"...a compelling and intimate small film..."

A Hard Look at a Divisive Issue

(010921) The memorably named, Never Rarely Sometimes Always is a fresh Indy road trip film which has recently stirred up both praise and controversy. It has gained considerable critical acclaim and appeared on many end of the year top 10 lists, but it has also been heavily criticized by some (especially by members of the Christian right) for trying to normalize abortion.

I thought the movie presented the abortion option as troublesome and problematic, but the film would most likely encourage some teens to abstain or at least be more careful in their sexual relations. The film certainly presents getting an abortion as a risky and unpleasant experience to be avoided if possible, not as a desirable or pleasurable experience. Much of the danger here though occurs because the protagonist has to travel out of state, rely on strangers, and somehow get home with very little money.

For those reasons, I am glad that despite itís sexual themes, it managed to get an PG 13, which will allow at least some of its intended audience to see it, provided they know about it and can find it. My usual big problem with the MPAA ratings is that they are often tougher on Indy films and they are stricter on sexuality than violence.

The film was written and directed by a talented comparatively new film maker from New York named Eliza Hittman, and it is only her third film. Her other two films: It felt Like Love and Beach Rats were not widely seen but also received some complimentary notices. Donít be surprised if the impressive script for Never Rarely picks up an Academy Award, Independent Spirit or Golden Globe nomination. It could conceivably earn an Independent Spirit Award nom for Best Feature Film. Hittmanís use of documentary like, grainy 16-milimetre film heightens the realism of the film during such mundane everyday events as changing buses in the early morning or wasting time in a subway station while pondering what to do next.

The whole cast is convincing, but Sydney Flanigan in her major film debut in a starring role is definitely one of the best acting finds of the year. Her almost equally talented co-star Talia Ryder is so new that she does not even have a Wikipedia page, but she is in an upcoming version of West Side Story (2021) which will be directed by Steven Spielberg.

Autumn is the oldest, most alienated and antisocial daughter in a Pennsylvania family. The film opens with the poor girl ineptly singing at a school event, Autumn (portrayed by real life singer-songwriter Sidney Flanigan) performs an acoustic cover of the girl-group number Heís Got the Power. She is humiliated in public when her ex (who she has had sexual relations with) calls her a slut during the song. Her family members seem to be awkward around each other, and after the show her dad cannot even bring himself to compliment her (but with all due respect she was terrible.) Her mom (played by the folk rock artist Sharon Von Etten who also contributed to the soundtrack ) provides much more positive reinforcement.

Autumnís body gives her signs that everything is not ok, and she is horrified when she discovers when her pregnancy test comes up positive. When she visits a crisis pregnancy center in her town, she sits unpersuaded through the counselor's well-meaning pro-life lecture. She thinks the counselor is hopelessly out of touch and canít relate to her situation.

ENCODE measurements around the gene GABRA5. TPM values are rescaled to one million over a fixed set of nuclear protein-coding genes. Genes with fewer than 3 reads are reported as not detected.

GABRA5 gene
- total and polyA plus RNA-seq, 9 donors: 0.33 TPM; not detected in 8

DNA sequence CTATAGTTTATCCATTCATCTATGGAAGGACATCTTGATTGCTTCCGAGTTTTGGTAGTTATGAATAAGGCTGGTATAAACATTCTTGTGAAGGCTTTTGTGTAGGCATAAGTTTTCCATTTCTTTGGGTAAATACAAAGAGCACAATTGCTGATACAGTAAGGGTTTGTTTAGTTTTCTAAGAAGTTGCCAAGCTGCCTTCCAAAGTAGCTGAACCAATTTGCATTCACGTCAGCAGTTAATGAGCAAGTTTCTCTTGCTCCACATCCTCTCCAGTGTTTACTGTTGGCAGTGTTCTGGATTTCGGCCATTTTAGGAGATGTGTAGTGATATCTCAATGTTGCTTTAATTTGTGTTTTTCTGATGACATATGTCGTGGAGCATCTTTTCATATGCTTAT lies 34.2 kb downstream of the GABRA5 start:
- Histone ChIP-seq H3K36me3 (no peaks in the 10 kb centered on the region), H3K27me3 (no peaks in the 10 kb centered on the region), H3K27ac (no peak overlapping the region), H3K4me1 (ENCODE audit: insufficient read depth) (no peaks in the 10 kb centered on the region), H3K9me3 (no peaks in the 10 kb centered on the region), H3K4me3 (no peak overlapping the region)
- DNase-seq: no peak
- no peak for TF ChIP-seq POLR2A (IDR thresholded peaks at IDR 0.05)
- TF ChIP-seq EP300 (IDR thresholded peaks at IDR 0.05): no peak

At 17, she is too young to get an abortion in her state, so she shares her situation with her best bud and cousin, Skylar, played by Talia Ryder (although it takes some prodding), and the two of them decide to go on a cross country trip to secretly obtain the procedure. The rest of the film becomes the coming of age story of two girls who lose some of their innocence on an adventure in the big city of New York, albeit not for the best of reasons.

Never Rarely Sometimes Always makes us empathize deeply with the female protagonists and we share their fear and trepidation in new surroundings and situations especially when they meet dorky college-age Jasper (Theodore Pellerin), who clumsily and repeatedly tries to pick them up. They donít know if he is a friend or predator and neither do we. On one hand, they are in unfamiliar territory and they might benefit from an ally, but then again, he might turn out to be as big of a jerk as the other males in the film.

What I think irks some viewers about the film is it encourages us to accept young femaleís choices (whatever they might be) in regards to abortion and their sympathetic portrayal of what the girls go through might encourage some to try to remove barriers to getting safe and quick procedures.

Although this movie will not quite make my top 10 list (I think some critics went slightly overboard in their praise) it is a compelling and intimate small film that convincingly portrays two young female characters in a major life event in a highly realistic and nuanced manner. Itís too bad that so many people seem to want or expect a modern version of a preachy ABC After-School Special, which this is not.

Directed & Written by:    Eliza Hittman
Starring:    Sidney Flanigan, Talia Ryder, Thťodore Pellerin
Released:    040320
Length:    101 minutes
Rating:    PG13 for disturbing/mature thematic content,
 language, some sexual references and teen drinking
Available on:    Multiple platforms including: Hulu, Amazon Prime
 On Demand, HBO Max, Google Prime, YouTube
 and Vudu

For more writings by Vittorio Carli go to and His latest book "Tape Worm Salad with Olive Oil for Extra Flavor" is also available.

Review © 2021 Alternate Reality, Inc.

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